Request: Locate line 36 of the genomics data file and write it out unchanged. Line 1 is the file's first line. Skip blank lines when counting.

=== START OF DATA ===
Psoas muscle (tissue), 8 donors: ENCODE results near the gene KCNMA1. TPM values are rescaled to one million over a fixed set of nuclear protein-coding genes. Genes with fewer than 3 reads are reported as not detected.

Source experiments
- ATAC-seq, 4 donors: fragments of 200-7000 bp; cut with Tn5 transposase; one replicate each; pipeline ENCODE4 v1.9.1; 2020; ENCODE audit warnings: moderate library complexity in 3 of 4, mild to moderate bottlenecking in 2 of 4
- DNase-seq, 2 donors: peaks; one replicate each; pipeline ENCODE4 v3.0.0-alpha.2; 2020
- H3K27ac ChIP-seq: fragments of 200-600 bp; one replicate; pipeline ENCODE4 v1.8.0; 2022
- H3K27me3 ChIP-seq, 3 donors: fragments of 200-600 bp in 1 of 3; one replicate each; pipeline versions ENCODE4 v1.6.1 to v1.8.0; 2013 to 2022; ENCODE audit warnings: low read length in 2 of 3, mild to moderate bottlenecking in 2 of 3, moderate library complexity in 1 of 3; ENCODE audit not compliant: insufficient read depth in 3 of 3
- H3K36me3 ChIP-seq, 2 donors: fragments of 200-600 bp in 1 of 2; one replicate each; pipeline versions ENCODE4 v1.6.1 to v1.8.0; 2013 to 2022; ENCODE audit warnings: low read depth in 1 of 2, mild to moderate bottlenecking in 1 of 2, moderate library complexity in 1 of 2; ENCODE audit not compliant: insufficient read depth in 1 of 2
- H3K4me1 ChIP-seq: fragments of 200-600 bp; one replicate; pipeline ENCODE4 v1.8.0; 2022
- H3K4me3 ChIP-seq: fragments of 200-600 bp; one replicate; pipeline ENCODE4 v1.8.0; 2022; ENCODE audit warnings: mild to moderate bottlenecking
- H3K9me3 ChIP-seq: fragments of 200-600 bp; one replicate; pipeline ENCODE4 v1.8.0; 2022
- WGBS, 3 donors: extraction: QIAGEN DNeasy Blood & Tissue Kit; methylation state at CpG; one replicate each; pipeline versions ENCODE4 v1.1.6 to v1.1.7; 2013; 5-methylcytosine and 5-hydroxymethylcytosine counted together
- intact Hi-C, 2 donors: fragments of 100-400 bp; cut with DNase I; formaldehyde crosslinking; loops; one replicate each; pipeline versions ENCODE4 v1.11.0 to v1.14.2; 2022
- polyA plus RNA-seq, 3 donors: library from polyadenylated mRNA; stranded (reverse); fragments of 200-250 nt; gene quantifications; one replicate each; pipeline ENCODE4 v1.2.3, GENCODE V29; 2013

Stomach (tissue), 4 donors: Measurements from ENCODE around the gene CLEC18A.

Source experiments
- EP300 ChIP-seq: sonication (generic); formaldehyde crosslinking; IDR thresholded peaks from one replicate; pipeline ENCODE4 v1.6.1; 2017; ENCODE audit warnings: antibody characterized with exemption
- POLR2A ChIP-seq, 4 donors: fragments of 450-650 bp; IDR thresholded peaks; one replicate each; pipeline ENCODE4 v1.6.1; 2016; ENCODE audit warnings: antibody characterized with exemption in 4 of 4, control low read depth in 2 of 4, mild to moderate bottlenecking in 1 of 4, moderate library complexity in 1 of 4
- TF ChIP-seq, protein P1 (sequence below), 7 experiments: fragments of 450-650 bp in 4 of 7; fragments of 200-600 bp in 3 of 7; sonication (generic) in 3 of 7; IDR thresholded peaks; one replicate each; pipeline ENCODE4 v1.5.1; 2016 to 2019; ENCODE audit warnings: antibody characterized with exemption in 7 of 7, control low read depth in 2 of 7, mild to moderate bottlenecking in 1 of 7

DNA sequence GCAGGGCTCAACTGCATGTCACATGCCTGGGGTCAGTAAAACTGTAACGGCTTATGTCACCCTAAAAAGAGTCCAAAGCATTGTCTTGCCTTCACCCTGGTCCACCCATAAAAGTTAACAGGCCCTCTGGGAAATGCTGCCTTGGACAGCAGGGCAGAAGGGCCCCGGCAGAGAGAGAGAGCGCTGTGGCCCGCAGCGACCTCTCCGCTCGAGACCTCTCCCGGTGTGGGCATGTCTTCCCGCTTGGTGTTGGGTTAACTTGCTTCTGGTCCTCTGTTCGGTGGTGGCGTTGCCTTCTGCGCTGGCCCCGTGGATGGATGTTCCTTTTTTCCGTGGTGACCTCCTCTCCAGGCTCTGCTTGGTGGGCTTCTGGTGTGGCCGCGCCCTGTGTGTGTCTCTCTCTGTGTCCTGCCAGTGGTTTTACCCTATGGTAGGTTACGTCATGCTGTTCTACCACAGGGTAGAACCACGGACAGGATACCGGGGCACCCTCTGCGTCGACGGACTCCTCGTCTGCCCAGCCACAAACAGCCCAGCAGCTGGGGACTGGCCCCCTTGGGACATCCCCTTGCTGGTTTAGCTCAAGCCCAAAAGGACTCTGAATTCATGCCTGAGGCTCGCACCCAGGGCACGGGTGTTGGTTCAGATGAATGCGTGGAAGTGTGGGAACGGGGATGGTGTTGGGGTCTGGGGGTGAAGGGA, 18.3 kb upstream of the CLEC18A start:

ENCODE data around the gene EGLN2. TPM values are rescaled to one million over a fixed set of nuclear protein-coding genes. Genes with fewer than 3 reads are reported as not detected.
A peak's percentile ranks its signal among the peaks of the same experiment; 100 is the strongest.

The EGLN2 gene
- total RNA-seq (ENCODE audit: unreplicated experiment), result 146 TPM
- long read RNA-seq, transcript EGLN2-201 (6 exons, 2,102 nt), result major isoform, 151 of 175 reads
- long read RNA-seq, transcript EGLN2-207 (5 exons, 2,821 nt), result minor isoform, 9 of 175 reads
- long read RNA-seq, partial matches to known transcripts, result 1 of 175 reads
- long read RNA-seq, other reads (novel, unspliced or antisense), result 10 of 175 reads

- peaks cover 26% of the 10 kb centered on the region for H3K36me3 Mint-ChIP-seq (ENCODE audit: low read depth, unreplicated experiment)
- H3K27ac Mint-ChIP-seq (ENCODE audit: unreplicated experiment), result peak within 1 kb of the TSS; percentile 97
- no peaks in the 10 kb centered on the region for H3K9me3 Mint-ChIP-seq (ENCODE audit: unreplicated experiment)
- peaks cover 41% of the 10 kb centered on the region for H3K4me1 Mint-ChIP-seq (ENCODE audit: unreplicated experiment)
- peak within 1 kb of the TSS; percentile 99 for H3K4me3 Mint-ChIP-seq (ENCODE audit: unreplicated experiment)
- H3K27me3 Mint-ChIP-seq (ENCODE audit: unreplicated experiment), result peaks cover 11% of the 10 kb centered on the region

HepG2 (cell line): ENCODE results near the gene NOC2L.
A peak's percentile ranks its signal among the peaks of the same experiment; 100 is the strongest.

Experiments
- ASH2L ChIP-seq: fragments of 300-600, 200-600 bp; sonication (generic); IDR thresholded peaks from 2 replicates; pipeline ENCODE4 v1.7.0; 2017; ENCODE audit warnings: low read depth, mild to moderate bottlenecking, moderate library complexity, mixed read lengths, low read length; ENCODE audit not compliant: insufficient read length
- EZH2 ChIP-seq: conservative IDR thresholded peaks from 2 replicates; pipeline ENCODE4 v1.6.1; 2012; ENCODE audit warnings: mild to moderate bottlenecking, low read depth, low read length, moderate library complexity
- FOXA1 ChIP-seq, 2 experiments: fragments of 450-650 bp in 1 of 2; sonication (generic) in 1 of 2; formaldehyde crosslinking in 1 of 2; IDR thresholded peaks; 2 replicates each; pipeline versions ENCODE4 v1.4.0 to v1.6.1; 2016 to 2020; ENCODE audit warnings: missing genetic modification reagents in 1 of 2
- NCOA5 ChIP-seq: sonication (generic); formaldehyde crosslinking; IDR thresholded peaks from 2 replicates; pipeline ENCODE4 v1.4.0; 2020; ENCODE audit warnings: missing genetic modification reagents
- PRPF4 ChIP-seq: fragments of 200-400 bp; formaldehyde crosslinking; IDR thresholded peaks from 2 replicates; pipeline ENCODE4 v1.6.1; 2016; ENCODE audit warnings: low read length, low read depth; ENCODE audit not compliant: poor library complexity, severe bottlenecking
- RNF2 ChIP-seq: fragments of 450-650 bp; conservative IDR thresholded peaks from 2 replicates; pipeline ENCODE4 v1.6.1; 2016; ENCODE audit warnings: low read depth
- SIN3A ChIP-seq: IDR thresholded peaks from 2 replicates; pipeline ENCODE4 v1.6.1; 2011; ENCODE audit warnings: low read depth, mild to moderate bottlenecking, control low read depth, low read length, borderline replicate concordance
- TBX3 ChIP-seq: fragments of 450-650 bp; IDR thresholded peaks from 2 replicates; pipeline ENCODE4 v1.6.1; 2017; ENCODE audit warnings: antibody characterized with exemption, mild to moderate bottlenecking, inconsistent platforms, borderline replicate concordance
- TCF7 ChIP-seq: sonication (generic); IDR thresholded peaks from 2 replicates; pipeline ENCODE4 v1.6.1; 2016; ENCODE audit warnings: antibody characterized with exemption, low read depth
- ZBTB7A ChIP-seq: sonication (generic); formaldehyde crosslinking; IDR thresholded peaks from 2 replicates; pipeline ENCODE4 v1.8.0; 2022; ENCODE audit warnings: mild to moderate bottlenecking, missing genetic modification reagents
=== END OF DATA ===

Experiments